Military Assets At "Significant Risk" Amid Staff Cuts, Warns Defence Police Chief
The security of the UK's key military assets are at "significant risk" because of staffing cuts in the Ministry of Defence Police, a leading...
Trident is protected by Ministry of Defence Police.
The security of the UK's key military assets are at "significant risk" because of staffing cuts in the Ministry of Defence Police, a leading officer will claim.
Cuts to the Ministry of Defence Police - who guard military sites, assets including the Trident warheads, and personnel - has seen the workforce shrink by more than 30%.
The Chairman of the Defence Police Federation, Eamon Keating, will claim at the group's annual conference that officers in the force feel "unwanted and devalued".
Mr Keating will announce that morale
"is lower than I have ever seen it, and lower than I am aware that it has ever been".
He will also state that members are paid less than other police forces and are expected to work up to eight years longer, that there is a current staff shortfall of 200 officers and "savings rather than risk are the priority".
Mr Keating will say:
"The consequences of a successful attack on an MoD site within the UK hardly bears contemplation.
"Notwithstanding the potential - even likely - loss of life, an attack could mean the destruction or rendering unserviceable, of weapons and assets needed by our armed forces, meaning military strategy and ability to protect our nation would be compromised.
"The financial cost of an attack, particularly on those assets with a high monetary value, could severely affect the Department's budgeting for years to come and impact on the wider public finances.
"The impact such an attack would have on the public confidence and their sense of security would be seismic."
Mr Keating is also set to say that without the force, terrorists would be more easily able to spy on key sites in order to plot an attack.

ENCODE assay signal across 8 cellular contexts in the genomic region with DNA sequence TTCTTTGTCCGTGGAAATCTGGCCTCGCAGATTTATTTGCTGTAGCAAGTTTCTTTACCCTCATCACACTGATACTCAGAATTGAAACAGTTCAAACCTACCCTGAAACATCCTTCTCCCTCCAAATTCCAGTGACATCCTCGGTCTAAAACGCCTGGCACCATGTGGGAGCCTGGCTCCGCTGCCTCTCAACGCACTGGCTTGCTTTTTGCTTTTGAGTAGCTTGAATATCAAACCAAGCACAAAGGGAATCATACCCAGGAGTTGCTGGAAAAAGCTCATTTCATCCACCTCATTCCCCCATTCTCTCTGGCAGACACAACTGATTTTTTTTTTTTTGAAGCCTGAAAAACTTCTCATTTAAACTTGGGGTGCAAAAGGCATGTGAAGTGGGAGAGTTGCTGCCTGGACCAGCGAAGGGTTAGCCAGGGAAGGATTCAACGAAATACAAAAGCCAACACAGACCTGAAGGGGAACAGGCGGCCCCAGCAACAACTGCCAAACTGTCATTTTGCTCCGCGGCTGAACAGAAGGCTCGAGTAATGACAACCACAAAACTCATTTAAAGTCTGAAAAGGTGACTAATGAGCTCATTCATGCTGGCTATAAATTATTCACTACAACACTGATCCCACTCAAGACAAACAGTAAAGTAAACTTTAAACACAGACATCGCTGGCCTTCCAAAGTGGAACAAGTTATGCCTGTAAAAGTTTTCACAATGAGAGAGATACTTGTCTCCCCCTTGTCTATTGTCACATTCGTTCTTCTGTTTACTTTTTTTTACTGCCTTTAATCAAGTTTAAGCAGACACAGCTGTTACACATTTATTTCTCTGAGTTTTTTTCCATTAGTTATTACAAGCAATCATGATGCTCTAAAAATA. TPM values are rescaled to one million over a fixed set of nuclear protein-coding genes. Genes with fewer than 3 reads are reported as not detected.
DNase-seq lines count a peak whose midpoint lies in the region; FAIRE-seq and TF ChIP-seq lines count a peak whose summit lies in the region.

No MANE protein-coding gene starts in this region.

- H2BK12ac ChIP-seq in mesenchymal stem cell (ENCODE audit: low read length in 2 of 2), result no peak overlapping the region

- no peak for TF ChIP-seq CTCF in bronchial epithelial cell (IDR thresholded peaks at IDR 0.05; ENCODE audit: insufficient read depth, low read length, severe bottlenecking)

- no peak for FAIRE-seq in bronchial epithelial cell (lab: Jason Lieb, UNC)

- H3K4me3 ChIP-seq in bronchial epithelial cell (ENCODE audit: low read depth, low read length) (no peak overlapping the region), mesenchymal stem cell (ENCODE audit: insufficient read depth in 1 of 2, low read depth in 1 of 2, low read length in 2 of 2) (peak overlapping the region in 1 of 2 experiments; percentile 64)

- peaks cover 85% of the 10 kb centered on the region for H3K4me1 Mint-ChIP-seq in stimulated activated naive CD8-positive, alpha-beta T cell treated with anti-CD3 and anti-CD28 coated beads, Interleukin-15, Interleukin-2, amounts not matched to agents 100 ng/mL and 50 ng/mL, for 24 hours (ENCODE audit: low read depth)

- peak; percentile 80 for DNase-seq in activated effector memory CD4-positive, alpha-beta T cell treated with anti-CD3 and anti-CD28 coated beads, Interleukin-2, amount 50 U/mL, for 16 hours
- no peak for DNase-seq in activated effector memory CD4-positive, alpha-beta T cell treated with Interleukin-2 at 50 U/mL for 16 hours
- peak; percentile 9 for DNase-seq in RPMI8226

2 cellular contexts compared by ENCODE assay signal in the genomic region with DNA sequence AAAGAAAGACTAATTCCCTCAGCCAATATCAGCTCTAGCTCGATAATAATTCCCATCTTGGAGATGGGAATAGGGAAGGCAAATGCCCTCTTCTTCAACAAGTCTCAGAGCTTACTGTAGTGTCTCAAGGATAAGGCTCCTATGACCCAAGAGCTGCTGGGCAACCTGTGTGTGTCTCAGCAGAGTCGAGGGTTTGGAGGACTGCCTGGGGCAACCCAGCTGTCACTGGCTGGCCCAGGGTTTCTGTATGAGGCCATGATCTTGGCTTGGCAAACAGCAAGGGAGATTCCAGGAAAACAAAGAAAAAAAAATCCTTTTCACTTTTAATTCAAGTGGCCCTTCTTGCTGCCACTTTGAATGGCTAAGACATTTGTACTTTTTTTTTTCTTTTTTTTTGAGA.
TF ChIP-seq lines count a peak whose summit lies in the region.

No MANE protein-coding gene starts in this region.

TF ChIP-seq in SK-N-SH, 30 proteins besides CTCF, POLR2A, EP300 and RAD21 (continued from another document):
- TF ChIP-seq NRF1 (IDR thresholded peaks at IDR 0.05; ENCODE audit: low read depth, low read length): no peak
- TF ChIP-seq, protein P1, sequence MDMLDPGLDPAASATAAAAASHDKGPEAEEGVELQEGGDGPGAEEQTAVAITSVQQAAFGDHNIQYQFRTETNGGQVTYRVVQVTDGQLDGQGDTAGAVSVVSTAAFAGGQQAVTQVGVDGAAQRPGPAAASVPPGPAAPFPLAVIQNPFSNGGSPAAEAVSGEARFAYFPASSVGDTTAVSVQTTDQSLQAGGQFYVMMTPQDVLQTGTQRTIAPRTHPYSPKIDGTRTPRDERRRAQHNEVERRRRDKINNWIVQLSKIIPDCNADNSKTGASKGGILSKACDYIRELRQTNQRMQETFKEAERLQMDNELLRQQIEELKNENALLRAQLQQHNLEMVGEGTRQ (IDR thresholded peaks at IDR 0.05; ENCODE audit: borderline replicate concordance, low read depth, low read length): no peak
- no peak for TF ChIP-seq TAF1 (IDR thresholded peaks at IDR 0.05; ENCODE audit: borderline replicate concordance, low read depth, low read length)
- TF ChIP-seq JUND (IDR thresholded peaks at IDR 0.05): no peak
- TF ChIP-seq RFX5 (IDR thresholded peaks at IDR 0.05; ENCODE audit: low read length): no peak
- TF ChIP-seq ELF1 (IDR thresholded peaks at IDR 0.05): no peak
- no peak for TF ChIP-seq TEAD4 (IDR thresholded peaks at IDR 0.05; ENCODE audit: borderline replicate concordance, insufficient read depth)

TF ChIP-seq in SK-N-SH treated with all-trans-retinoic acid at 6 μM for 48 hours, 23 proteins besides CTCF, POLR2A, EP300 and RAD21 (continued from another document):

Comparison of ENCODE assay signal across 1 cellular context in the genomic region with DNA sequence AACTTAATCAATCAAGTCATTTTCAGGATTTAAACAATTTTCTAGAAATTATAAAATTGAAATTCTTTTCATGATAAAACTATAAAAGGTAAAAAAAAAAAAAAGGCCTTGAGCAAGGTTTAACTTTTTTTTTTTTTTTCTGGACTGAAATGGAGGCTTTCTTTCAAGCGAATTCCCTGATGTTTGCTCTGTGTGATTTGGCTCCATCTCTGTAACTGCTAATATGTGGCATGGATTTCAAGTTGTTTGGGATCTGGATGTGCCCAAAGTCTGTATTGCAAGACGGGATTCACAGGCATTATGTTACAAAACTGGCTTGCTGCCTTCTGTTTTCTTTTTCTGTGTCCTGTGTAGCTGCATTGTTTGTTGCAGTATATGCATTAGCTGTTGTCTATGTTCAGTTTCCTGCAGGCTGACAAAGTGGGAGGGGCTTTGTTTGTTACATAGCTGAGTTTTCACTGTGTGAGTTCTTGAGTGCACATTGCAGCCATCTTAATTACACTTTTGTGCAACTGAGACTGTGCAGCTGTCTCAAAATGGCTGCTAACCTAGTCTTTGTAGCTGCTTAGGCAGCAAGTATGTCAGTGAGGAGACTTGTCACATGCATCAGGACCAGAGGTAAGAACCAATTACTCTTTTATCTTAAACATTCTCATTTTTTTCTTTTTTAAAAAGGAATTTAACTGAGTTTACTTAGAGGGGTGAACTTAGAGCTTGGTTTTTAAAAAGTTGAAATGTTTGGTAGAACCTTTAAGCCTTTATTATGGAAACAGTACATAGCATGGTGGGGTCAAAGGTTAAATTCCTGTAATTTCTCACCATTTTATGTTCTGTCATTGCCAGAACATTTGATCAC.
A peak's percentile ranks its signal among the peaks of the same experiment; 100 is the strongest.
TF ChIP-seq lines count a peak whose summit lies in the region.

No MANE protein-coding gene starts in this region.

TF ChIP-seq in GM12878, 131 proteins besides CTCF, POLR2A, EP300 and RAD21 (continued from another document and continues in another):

Shadow defence secretary Nia Griffith said:
"This is an issue that I've taken up previously with the former defence secretary and I was offered no assurances about the impact that reducing the number of Ministry of Defence police officers would have on the security of key sites or whether any savings would be reinvested in the defence budget.
"The seemingly cavalier attitude of the Government towards the Ministry of Defence police and their work is extremely worrying.
"It is clear these decisions are being driven by short-term cuts and not what's best for the security of our Armed Forces and vital defence assets."
A Ministry of Defence spokeswoman said the department would never make changes to security arrangements that would put the safety of staff and assets at risk. She added:
"The MoD Police has enough resources to meet its operational requirements.
The number of officers has increased over the last five years and we will employ a further 200 officers in the near future.
"The MoD Police does vital work to protect key sites around the UK and discussions are currently underway on the issue of pay parity."